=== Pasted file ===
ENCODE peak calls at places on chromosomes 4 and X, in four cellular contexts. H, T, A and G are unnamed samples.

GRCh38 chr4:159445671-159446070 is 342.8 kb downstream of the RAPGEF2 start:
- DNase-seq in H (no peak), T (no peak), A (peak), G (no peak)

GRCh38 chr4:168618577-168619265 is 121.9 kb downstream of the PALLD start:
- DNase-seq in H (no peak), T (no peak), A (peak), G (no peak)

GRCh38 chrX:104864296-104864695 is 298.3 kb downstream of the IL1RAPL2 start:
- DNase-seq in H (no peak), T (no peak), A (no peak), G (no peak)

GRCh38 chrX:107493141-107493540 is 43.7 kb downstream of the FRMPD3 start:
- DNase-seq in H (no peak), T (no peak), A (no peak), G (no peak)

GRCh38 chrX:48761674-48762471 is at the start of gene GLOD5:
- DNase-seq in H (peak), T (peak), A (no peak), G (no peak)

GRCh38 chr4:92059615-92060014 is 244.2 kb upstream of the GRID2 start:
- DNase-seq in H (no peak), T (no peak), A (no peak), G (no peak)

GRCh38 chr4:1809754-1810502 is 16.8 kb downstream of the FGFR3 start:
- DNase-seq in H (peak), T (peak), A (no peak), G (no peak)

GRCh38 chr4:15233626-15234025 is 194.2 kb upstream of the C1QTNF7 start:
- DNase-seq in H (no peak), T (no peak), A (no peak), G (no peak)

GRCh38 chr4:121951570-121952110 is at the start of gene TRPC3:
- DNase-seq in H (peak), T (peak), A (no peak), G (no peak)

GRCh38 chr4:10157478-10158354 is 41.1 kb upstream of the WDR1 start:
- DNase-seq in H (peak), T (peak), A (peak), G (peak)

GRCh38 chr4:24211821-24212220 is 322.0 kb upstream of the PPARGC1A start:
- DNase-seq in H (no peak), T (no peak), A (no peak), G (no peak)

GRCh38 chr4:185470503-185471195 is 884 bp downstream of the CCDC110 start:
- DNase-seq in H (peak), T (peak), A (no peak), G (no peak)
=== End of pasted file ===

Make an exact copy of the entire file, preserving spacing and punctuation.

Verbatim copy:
ENCODE peak calls at places on chromosomes 4 and X, in four cellular contexts. H, T, A and G are unnamed samples.

GRCh38 chr4:159445671-159446070 is 342.8 kb downstream of the RAPGEF2 start:
- DNase-seq in H (no peak), T (no peak), A (peak), G (no peak)

GRCh38 chr4:168618577-168619265 is 121.9 kb downstream of the PALLD start:
- DNase-seq in H (no peak), T (no peak), A (peak), G (no peak)

GRCh38 chrX:104864296-104864695 is 298.3 kb downstream of the IL1RAPL2 start:
- DNase-seq in H (no peak), T (no peak), A (no peak), G (no peak)

GRCh38 chrX:107493141-107493540 is 43.7 kb downstream of the FRMPD3 start:
- DNase-seq in H (no peak), T (no peak), A (no peak), G (no peak)

GRCh38 chrX:48761674-48762471 is at the start of gene GLOD5:
- DNase-seq in H (peak), T (peak), A (no peak), G (no peak)

GRCh38 chr4:92059615-92060014 is 244.2 kb upstream of the GRID2 start:
- DNase-seq in H (no peak), T (no peak), A (no peak), G (no peak)

GRCh38 chr4:1809754-1810502 is 16.8 kb downstream of the FGFR3 start:
- DNase-seq in H (peak), T (peak), A (no peak), G (no peak)

GRCh38 chr4:15233626-15234025 is 194.2 kb upstream of the C1QTNF7 start:
- DNase-seq in H (no peak), T (no peak), A (no peak), G (no peak)

GRCh38 chr4:121951570-121952110 is at the start of gene TRPC3:
- DNase-seq in H (peak), T (peak), A (no peak), G (no peak)

GRCh38 chr4:10157478-10158354 is 41.1 kb upstream of the WDR1 start:
- DNase-seq in H (peak), T (peak), A (peak), G (peak)

GRCh38 chr4:24211821-24212220 is 322.0 kb upstream of the PPARGC1A start:
- DNase-seq in H (no peak), T (no peak), A (no peak), G (no peak)

GRCh38 chr4:185470503-185471195 is 884 bp downstream of the CCDC110 start:
- DNase-seq in H (peak), T (peak), A (no peak), G (no peak)